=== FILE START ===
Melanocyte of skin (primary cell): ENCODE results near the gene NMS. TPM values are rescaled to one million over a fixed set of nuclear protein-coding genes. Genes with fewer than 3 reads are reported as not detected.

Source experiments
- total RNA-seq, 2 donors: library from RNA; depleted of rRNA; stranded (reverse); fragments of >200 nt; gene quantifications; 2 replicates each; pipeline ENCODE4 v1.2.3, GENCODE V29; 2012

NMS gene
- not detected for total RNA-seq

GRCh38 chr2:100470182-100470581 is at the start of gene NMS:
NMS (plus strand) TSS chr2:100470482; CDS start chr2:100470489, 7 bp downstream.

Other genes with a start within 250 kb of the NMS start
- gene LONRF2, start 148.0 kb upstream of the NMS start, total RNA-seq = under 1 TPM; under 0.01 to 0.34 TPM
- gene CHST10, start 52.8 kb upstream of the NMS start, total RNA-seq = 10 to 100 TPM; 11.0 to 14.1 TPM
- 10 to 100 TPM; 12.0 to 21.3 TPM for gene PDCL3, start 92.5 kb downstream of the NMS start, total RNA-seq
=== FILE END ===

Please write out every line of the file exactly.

Melanocyte of skin (primary cell): ENCODE results near the gene NMS. TPM values are rescaled to one million over a fixed set of nuclear protein-coding genes. Genes with fewer than 3 reads are reported as not detected.

Source experiments
- total RNA-seq, 2 donors: library from RNA; depleted of rRNA; stranded (reverse); fragments of >200 nt; gene quantifications; 2 replicates each; pipeline ENCODE4 v1.2.3, GENCODE V29; 2012

NMS gene
- not detected for total RNA-seq

GRCh38 chr2:100470182-100470581 is at the start of gene NMS:
NMS (plus strand) TSS chr2:100470482; CDS start chr2:100470489, 7 bp downstream.

Other genes with a start within 250 kb of the NMS start
- gene LONRF2, start 148.0 kb upstream of the NMS start, total RNA-seq = under 1 TPM; under 0.01 to 0.34 TPM
- gene CHST10, start 52.8 kb upstream of the NMS start, total RNA-seq = 10 to 100 TPM; 11.0 to 14.1 TPM
- 10 to 100 TPM; 12.0 to 21.3 TPM for gene PDCL3, start 92.5 kb downstream of the NMS start, total RNA-seq